iProceed.com provides easy-to-use information for small and mid-size businesses based on sophisticated tools and techniques used by large corporations

Home Knowledge Bank Search Ask Jay

Management Consultant

Contact Us

About iProceed

Innovation strategies for small businesses
When your competitors cut back on R&D, increase yours...

Not a hyperlink.  Please type the email address manually and help us fight spam.

iProceed.com interprets National Science Foundation data to show that industrial R&D expenditure has been declining since 2000.When business slows down, as it has in recent years, it is not unusual to lose track of what is really important and instead focus on what is more urgent. For instance, with the economic slowdown of last three years, the immediate response by large corporations has been to offshore jobs, embrace outsourcing, layoff high-value employees, and cut back on a wide variety of investments (particularly in such areas as information technology, innovation, R&D expenditure, employee training, and benefits) to reduce costs (see chart on the right). Small businesses, that often depend so heavily on them for businesses, have had to do the same though not on such a massive scale. In my opinion, the reason is simple: small companies know how to manage their costs better and do not always have the liberty of finding the best people when they most need them. Hence, they are less likely to let their key staff go unless they have no other choice. Large companies tend to be more arrogant since they know that no matter what, when they need them, they can always find right people (though I am not sure that it is always true).

While most of us recognize the potential long-term hazards of cutting down on research and development and investments in such key areas as IT and employee training, I think the way our economy is structured, these are inevitable for large companies that are driven by quarterly goals and Wall Street expectations. However, this situation creates tremendous opportunities for small businesses. I might even say that a brief slowdown is healthy for small businesses. During a rapidly growing economy, we are all forced to keep up with demand for our products and services, have to make investments for productivity enhancements, and need to compromise on quality of resources that we employ to meet short-term commitments. I am sure a lot of you would agree that we are essentially forced to cut corners, which is not the way winners generally work.  But with the downturn, small businesses (and startups) can now access inexpensively top talent.  If not as full-time staff, at least as consultants.  By working closely with these talented engineers and designers, small businesses not only can afford to invest in innovation, they will be ready with innovative product when the economy turns around and large companies (typically customers of small businesses) will actively seek innovative products.  (Related link:  Delightful customer service and care)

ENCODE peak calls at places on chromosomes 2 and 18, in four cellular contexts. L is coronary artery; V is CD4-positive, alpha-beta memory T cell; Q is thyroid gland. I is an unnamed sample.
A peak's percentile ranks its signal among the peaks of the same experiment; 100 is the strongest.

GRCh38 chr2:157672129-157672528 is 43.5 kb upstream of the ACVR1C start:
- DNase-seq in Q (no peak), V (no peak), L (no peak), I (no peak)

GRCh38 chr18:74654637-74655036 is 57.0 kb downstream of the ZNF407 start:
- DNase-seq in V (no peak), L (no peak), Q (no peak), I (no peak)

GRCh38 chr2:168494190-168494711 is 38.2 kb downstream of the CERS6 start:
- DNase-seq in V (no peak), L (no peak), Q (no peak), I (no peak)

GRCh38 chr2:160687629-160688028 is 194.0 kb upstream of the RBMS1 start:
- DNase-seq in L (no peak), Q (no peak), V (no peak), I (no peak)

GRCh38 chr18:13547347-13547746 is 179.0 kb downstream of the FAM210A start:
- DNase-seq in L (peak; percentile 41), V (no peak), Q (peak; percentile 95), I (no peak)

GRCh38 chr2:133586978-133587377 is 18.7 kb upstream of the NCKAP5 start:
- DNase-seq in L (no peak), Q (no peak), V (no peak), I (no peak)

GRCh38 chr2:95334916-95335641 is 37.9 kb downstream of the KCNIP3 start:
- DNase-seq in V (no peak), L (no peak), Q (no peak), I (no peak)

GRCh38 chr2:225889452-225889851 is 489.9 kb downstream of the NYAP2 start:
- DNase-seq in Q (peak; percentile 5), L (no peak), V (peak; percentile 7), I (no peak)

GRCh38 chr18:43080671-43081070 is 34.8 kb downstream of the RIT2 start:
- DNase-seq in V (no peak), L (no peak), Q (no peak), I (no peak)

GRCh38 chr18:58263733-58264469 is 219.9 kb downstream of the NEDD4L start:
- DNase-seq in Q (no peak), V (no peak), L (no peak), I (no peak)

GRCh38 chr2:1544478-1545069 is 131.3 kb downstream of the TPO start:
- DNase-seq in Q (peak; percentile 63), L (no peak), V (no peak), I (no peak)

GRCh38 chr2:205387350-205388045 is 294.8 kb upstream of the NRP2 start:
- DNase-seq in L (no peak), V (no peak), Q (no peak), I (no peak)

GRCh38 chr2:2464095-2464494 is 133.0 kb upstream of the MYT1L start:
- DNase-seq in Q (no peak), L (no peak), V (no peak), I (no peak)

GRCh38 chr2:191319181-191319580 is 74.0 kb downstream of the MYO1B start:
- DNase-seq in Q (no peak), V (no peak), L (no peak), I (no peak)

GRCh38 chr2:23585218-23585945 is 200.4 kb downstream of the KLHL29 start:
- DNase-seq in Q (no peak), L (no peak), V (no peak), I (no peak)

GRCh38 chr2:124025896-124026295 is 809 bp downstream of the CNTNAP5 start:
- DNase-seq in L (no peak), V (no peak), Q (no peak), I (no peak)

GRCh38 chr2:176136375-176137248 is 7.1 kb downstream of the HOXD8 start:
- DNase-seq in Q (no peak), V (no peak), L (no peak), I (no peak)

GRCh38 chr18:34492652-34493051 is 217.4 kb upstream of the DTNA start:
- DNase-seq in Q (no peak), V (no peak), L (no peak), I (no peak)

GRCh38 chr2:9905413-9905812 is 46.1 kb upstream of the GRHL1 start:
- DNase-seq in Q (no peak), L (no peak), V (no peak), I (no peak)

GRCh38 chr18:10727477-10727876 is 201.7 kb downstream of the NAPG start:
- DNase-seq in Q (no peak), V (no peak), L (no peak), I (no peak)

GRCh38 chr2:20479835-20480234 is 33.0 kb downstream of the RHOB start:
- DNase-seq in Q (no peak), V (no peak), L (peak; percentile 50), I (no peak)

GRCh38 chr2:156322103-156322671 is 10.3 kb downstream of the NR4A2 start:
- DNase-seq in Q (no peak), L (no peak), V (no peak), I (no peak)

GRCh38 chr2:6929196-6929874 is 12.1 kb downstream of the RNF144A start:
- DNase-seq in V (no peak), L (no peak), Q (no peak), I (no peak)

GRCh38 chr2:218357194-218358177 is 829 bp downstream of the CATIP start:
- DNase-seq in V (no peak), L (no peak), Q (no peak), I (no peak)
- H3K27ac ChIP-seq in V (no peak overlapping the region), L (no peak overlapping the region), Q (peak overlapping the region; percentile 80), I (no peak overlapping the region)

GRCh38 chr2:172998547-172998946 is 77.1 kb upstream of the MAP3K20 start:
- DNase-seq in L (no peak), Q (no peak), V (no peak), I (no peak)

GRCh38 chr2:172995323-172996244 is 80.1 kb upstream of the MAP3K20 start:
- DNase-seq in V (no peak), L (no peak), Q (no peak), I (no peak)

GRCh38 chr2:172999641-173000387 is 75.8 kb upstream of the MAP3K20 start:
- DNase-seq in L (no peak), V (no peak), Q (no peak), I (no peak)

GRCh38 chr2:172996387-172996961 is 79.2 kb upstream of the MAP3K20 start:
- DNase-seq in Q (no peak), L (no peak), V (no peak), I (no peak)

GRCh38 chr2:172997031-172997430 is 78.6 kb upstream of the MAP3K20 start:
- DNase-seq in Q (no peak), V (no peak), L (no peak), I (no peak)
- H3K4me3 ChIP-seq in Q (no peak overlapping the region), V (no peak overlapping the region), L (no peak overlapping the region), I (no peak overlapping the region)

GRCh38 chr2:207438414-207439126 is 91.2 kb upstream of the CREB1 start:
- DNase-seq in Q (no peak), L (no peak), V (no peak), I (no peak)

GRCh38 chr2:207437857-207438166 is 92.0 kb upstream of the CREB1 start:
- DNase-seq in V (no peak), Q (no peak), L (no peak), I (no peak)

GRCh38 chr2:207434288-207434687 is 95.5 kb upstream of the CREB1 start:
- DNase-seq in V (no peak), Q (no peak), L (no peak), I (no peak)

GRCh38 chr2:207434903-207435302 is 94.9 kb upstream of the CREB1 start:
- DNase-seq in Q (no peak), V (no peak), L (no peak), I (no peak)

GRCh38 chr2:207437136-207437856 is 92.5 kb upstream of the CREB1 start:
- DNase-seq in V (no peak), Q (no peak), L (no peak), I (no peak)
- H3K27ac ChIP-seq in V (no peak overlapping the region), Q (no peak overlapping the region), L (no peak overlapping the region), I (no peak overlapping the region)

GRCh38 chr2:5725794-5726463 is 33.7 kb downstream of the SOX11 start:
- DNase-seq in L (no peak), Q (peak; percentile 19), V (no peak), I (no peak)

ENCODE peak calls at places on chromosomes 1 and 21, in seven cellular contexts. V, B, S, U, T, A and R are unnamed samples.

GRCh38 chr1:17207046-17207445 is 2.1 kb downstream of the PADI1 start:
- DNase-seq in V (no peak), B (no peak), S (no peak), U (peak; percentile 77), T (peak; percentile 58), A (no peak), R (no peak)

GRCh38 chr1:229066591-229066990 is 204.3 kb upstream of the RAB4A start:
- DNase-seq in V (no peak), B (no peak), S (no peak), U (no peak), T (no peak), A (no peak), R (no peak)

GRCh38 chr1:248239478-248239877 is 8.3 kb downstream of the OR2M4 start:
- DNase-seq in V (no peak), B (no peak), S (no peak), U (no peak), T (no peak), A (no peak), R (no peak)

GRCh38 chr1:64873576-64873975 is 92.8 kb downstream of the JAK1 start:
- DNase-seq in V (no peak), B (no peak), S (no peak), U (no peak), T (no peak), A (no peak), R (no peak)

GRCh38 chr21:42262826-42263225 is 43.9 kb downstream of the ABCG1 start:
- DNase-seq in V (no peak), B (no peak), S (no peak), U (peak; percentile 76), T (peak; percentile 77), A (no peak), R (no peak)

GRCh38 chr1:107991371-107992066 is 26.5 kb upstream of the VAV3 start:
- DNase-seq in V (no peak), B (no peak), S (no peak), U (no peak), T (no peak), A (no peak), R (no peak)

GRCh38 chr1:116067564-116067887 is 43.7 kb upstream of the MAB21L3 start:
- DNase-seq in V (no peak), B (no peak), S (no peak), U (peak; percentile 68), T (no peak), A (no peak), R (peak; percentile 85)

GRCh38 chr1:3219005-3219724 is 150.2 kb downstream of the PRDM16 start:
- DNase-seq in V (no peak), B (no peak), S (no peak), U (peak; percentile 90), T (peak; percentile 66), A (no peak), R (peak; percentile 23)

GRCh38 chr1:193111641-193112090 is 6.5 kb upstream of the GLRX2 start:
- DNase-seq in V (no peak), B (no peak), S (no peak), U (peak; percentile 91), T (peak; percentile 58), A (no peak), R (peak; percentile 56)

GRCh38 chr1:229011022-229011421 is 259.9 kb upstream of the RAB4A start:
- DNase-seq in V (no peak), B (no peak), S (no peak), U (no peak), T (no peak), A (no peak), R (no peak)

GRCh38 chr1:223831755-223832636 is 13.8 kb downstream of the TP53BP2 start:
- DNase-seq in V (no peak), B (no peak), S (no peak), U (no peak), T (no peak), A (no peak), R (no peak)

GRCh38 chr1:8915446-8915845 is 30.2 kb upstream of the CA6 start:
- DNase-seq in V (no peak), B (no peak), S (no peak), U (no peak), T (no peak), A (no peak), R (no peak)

Why a slowdown may be good for small businesses?

It provides us an excellent opportunity to fix what we think is not best-in-class. Resources that are now freed up to some extent can be utilized to improve our processes. There is no better time to test the efficacy of your systems than in a fast-changing business environment. I have been told by several industry executives that they have learned a lot about the limitations of their processes in recent years. This is, then, a perfect opportunity to use that new knowledge to eliminate the bugs from the system.  And these opportunities are available to both entrepreneurs and owners of small businesses.

Similarly, I am aware of hundreds of companies that had to hire employees who were not the most suitable for the jobs that they were hired for. Many of these new employees struggled in their new jobs and, while some were able to pick up speed, others are still having a hard time. This may be a good time to train these employees. So before you decide to get rid of these employees, think hard about the staff you might need in case the economy picks up steam again and you will need people right here, not 5,000 miles away.  (Related link: Impact of offshoring on American economy)

The final area that we can all work on is new product development. When the economy was going through the roof, what customers wanted was 'functional' products: anything that does the job. It really didnít matter how the design looked and how much competitive advantage it provided. As the economy has been improving, it is doing so only gradually. The implication of a U- or V-shaped comeback is that customers are more selective. Thus, product differentiation and quality will be absolutely critical. The current slowdown might well provide a perfect opportunity to approve all those dollars that your R&D group has been asking for years. It will payoff real soon.  (Related link:  How to create high-value companies by focusing on WOW products?)

Recommended articles:  How to pursue products with short life cycles?   Innovation and globalization are linked   

Partnerships between enterprises

Questions, comments or feedback?  Contact us



Copyright.  All rights reserved.